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dc.contributor.authorSchippers, Huiben_US
dc.contributor.editorS. Slaveken_US
dc.date.accessioned2017-04-24T11:44:54Z
dc.date.available2017-04-24T11:44:54Z
dc.date.issued2007en_US
dc.date.modified2008-06-03T04:29:54Z
dc.identifier.issn00449202en_US
dc.identifier.doihttp://www.utexas.edu/utpress/journals/jam.htmlen_AU
dc.identifier.urihttp://hdl.handle.net/10072/18936
dc.description.abstractIn the literature on Indian music and 'world music education,' the time-honoured system of guru-sisya-parampara is often quoted as the perfect example of a close relationship between master and pupil to perpetuate a predominantly oral musical tradition. There is some justification for this: North Indian classical music has been successfully passed down as an oral tradition through guru-sisya-parampara for many centuries, and has remained a vibrant and living tradition to this day. However, with drastic changes in economic and social conditions in India (e.g. Jain, 2005), the spread and increased uptake of Indian classical music in the West for over half a century (Farrell, 1997), and emerging critical voices amongst contemporary Indian students, new conditions and contexts have arisen that challenge a system essentially based on a court patronage environment.en_US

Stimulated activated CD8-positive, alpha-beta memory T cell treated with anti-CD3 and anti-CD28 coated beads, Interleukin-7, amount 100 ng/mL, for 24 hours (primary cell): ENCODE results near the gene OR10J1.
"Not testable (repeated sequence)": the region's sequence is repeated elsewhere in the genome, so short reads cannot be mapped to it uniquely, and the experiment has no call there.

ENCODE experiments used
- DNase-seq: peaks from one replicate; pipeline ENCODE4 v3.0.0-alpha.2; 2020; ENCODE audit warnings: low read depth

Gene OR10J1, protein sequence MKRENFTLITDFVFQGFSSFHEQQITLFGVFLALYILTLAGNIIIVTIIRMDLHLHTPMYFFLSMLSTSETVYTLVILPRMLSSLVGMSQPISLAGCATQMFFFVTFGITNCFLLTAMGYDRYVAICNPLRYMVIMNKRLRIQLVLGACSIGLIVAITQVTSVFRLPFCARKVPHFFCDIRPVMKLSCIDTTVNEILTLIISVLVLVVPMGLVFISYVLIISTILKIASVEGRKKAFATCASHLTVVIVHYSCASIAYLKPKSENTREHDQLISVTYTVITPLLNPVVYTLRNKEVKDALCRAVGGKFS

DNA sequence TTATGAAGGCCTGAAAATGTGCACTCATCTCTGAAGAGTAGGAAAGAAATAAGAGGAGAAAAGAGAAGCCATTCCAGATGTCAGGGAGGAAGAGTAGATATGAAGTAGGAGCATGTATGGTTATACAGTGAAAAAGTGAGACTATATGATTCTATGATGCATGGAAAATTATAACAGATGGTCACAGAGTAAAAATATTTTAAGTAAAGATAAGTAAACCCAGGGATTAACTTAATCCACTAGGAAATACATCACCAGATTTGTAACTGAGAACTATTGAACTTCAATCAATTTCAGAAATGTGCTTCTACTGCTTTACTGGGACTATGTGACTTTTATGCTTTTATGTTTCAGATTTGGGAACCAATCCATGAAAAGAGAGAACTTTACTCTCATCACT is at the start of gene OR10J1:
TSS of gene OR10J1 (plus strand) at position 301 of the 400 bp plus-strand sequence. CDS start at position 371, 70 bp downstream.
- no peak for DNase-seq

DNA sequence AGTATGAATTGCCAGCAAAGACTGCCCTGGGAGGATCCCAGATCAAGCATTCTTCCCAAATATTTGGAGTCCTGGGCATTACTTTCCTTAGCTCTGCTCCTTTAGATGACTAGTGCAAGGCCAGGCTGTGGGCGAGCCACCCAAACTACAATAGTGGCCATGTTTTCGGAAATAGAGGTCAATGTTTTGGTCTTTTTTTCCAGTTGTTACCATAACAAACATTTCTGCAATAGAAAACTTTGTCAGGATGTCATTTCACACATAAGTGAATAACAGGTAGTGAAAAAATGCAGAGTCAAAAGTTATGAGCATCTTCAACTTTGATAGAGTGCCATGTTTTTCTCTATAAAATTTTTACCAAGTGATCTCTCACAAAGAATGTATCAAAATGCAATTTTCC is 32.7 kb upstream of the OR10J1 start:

dc.description.peerreviewedYesen_US
dc.description.publicationstatusYesen_AU
dc.format.extent211535 bytes
dc.format.mimetypeapplication/pdf
dc.languageEnglishen_US
dc.language.isoen_AU
dc.publisherUniversity of Texas Pressen_US
dc.publisher.placeAustin, TXen_US
dc.publisher.urihttp://www.skidmore.edu/academics/asianmusic/contindex/v38n1.htmen_AU
dc.relation.ispartofstudentpublicationNen_AU
dc.relation.ispartofpagefrom123en_US
dc.relation.ispartofpageto138en_US
dc.relation.ispartofeditionWinter/Springen_US
dc.relation.ispartofissue1en_US
dc.relation.ispartofjournalAsian Musicen_US
dc.relation.ispartofvolume38en_US
dc.rights.retentionYen_AU
dc.subject.fieldofresearchcode410101en_US
dc.titleThe guru recontextualised? Perspectives on learning North Indian classical music in shifting environments for professional trainingen_US
dc.typeJournal articleen_US
dc.type.descriptionC1 - Peer Reviewed (HERDC)en_US
dc.type.codeC - Journal Articlesen_US
gro.facultyArts, Education & Law Group, Queensland Conservatoriumen_US
gro.rights.copyrightCopyright 2007 University of Texas Press. This is the author-manuscript version of the paper. Reproduced in accordance with the copyright policy of the publisher. Please refer to the journal's website for access to the definitive, published version.en_AU
gro.date.issued2007
gro.hasfulltextFull Text


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